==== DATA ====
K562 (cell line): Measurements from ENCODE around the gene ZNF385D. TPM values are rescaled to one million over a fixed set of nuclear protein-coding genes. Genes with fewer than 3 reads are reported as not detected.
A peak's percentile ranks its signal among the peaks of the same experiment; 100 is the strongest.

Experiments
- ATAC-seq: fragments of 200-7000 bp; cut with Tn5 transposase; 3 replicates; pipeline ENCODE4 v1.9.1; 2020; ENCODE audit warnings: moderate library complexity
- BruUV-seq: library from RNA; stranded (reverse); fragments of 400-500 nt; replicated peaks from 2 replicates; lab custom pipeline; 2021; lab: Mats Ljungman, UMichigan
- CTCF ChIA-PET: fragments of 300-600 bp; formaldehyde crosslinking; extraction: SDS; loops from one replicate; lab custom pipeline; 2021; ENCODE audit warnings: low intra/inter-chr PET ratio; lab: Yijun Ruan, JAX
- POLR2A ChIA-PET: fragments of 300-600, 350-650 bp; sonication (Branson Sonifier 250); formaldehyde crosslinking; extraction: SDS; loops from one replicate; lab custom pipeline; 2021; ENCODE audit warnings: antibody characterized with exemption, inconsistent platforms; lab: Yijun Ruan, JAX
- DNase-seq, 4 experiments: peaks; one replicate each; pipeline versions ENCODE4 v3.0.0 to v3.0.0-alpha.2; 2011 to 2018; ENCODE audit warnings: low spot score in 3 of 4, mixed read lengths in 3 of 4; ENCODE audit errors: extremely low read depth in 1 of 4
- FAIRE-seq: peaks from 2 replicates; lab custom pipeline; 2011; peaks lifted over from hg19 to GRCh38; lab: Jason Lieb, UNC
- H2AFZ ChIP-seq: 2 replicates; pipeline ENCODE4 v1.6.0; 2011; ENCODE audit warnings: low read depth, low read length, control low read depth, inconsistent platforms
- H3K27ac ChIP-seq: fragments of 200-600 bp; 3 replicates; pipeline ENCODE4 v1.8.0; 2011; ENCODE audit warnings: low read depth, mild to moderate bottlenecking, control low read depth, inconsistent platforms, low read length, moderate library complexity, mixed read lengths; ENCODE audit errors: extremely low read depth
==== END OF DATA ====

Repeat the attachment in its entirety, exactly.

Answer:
K562 (cell line): Measurements from ENCODE around the gene ZNF385D. TPM values are rescaled to one million over a fixed set of nuclear protein-coding genes. Genes with fewer than 3 reads are reported as not detected.
A peak's percentile ranks its signal among the peaks of the same experiment; 100 is the strongest.

Experiments
- ATAC-seq: fragments of 200-7000 bp; cut with Tn5 transposase; 3 replicates; pipeline ENCODE4 v1.9.1; 2020; ENCODE audit warnings: moderate library complexity
- BruUV-seq: library from RNA; stranded (reverse); fragments of 400-500 nt; replicated peaks from 2 replicates; lab custom pipeline; 2021; lab: Mats Ljungman, UMichigan
- CTCF ChIA-PET: fragments of 300-600 bp; formaldehyde crosslinking; extraction: SDS; loops from one replicate; lab custom pipeline; 2021; ENCODE audit warnings: low intra/inter-chr PET ratio; lab: Yijun Ruan, JAX
- POLR2A ChIA-PET: fragments of 300-600, 350-650 bp; sonication (Branson Sonifier 250); formaldehyde crosslinking; extraction: SDS; loops from one replicate; lab custom pipeline; 2021; ENCODE audit warnings: antibody characterized with exemption, inconsistent platforms; lab: Yijun Ruan, JAX
- DNase-seq, 4 experiments: peaks; one replicate each; pipeline versions ENCODE4 v3.0.0 to v3.0.0-alpha.2; 2011 to 2018; ENCODE audit warnings: low spot score in 3 of 4, mixed read lengths in 3 of 4; ENCODE audit errors: extremely low read depth in 1 of 4
- FAIRE-seq: peaks from 2 replicates; lab custom pipeline; 2011; peaks lifted over from hg19 to GRCh38; lab: Jason Lieb, UNC
- H2AFZ ChIP-seq: 2 replicates; pipeline ENCODE4 v1.6.0; 2011; ENCODE audit warnings: low read depth, low read length, control low read depth, inconsistent platforms
- H3K27ac ChIP-seq: fragments of 200-600 bp; 3 replicates; pipeline ENCODE4 v1.8.0; 2011; ENCODE audit warnings: low read depth, mild to moderate bottlenecking, control low read depth, inconsistent platforms, low read length, moderate library complexity, mixed read lengths; ENCODE audit errors: extremely low read depth